Part Two
Reading from a Manuscript Certain speeches must be delivered word for word, according to a meticulously prepared manuscript. Examples include a Popes religious proclamation, an engineers report to a professional meeting, or a Presidents message to Congress. In such situations, absolute accuracy is essential. Every word of the speech will be analyzed by the press, by colleagues, perhaps by enemies. In the case of the President, a misstated phrase could cause an international incident. Timing may also be a factor in manuscript speeches. Much of todays political campaigning is done on radio and television. If the candidate buys a one-minute spot and pays a great deal of money for it, that one minute of speech must be just right.

Although it looks easy, delivering a speech from a manuscript requires great skill. Some people do it well. Their words come alive as if coined on the spot. Others seem to ruin it every time. Instead of sounding vibrant and conversational, they come across as wooden and artificial. They falter over words, pause in the wrong places, read too quickly or too slowly, speak in a monotone, and march through the speech without even glancing at their audience. In short, they come across as reading to their listeners, rather than talking with them. If you are in a situation where you must speak from a manuscript, do your best to avoid these problems. Practice aloud to make sure the speech sounds natural. Work on establishing eye contact with your listeners. Be certain the final manuscript is legible at a glance. Above all, reach out to your audience with the same directness and sincerity that you would if you were speaking extemporaneously. Reciting from Memory Among the feats of the legendary orators, none leaves us more in awe then their practice of presenting even the longest and most complex speeches entirely from memory. Nowadays it is no longer customary to memorize any but the shortest of speechestoasts, congratulatory remarks, acceptance speeches, introductions, and the like. If you are giving a speech of this kind and want to memorize it, by all means do so. However, be sure to memorize it so thoroughly that you will be able to concentrate on communicating with the audience, not on trying to remember the words. Speakers who gaze at he ceiling or stare out the window trying to recall what they have memorized are no better than those who read dully from a manuscript. Speaking Impromptu An impromptu speech is delivered with little or no immediate preparation. Few people choose to speak impromptu, but sometimes it cannot be avoided. In fact, many of the speeches you give in life will be impromptu. You might be called on suddenly to say a few words or, in the course of a class discussion, business meeting, or committee report, want to respond to a precious speaker. When such situations arise, dont panic. No one expects you to deliver a perfect speech on the spur of the moment. If you are in a meeting or discussion, pay close attention to what the other speakers say. Take notes of major points with which you agree or disagree. In the process, you will automatically begin to formulate what you will say when it is your turn to speak. Whenever you are responding to a previous speaker, try to present your speech in for simple steps: First, state the point you are answering. Second, state the point you wish to make. Third, support your point with appropriate statistics, examples, or

testimony. Fourth, summarize your point. This four step method will help you organize your thoughts quickly and clearly. If time allows, sketch a quick outline of your remarks on a piece of paper before you rise to speak. Use the same method of jotting down key words and phrases followed in a more formal speaking outline (see Chapter 10). This will help you remember what you want to say and will keep you from rambling. In many cases, you will be able to speak informally without rising from your chair. But if the situation calls for you to speak from a lectern, walk to it calmly, take a deep breath or two (not a visible gasp), establish eye contact with your audience, and begin speaking. No matter how nervous you are inside, do your best to look calm and assured on the outside. Once you begin speaking, maintain strong eye contact with the audience. If you are prone to talking rapidly when you are nervous, concentrate on speaking at a slower pace. Help the audience keep track of your ideas with signposts such as My first point is; second, we can see that; in conclusion, I would like to say. If you have had time to prepare notes, stick to what you have written. By stating your points clearly and concisely, you will come across as organized and confident. Whether you realize it or not, you have given thousands of impromptu speeches in daily conversationas when you informed a new student how to register for classes, or explained to your boss why you were late for work, or answered questions in a job interview, or tried to persuade your roommate to lend you $20 until next week. There is no reason to fall apart when you are asked to speak impromptu in a more formal situation. If you keep cool, organize your thoughts, and limit yourself to a few remarks, you should do jut fine. As with other kinds of public speaking, the best way to become a better impromptu speaker is to practice. If you are assigned an impromptu speech in class, do your best to follow the guidelines discussed here. You can also practice impromptu speaking on your own. Simply choose a topic on which you are already well informed, and give a one- or two-minute impromptu talk on some aspect of that topic. Any topic will do no matter how serious or frivolous it may be. Nor do you need an audienceyou can speak to an empty room. Better yet, you can speak to a digital recorder and play the speech back to hear how you sound. The purpose is to gain experience in pulling your ideas together quickly and stating them succinctly. Over the years, many people have found this an effective way to improve their skills of impromptu speaking. Speaking Extemporaneously In popular usage, extemporaneous means the same as impromptu. But technically the two are different. Unlike an impromptu speech, which is totally off7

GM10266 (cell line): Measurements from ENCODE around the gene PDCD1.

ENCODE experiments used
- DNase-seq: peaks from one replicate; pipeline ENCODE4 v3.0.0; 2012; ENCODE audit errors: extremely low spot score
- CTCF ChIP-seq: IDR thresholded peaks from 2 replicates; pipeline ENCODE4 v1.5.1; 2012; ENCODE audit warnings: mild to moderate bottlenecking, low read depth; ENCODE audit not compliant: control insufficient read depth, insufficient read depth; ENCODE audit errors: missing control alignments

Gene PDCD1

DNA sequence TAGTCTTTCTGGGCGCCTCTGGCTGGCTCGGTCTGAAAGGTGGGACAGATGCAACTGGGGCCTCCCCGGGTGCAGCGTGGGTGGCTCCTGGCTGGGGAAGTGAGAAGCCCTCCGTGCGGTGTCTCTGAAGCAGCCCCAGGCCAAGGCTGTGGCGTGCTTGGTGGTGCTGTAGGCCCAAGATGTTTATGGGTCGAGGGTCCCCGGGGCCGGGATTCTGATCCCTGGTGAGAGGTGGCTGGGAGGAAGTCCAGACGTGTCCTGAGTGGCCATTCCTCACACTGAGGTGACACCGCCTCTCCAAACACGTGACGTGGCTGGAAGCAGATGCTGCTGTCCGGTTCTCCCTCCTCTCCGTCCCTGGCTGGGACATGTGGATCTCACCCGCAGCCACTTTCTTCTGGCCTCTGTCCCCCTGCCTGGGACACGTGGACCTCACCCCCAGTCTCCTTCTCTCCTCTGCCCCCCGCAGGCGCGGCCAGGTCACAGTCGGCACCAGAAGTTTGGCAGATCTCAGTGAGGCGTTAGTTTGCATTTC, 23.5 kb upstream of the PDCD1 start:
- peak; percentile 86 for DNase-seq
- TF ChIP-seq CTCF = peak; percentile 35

the-cuff, an extemporaneous speech is carefully prepared and practiced in advance. In presenting the speech, the extemporaneous speaker uses only a set of brief notes or a speaking outline to jog the memory (see Chapter 10). The exact wording is chosen at the moment of delivery. This is not as hard as it sounds. Once you have your outline (or notes) and know what topics your going to cover and in what order, you can begin to practice the speech. Every time you run through it, the wording will be slightly different. As you practice the speech over and over, the best way to present each part will emerge and stick in your mind. The extemporaneous method has several advantages. It gives more precise control over thought and language than does impromptu speaking; it offers greater spontaneity and directness than does speaking from memory or from a full manuscript; and it is adaptable to a wide range of situations. It also encouraged the conversational quality audiences look for in speech delivery. Conversational quality means that no matter how many times a speech has been rehearsed, it still sounds spontaneous to the audience. When you speak extemporaneouslyand have prepared properlyyou have full control over your ideas, yet you are not tied to a manuscript. You are free to establish strong eye contact, to gesture naturally, and to concentrate on talking with the audience rather than declaiming to them.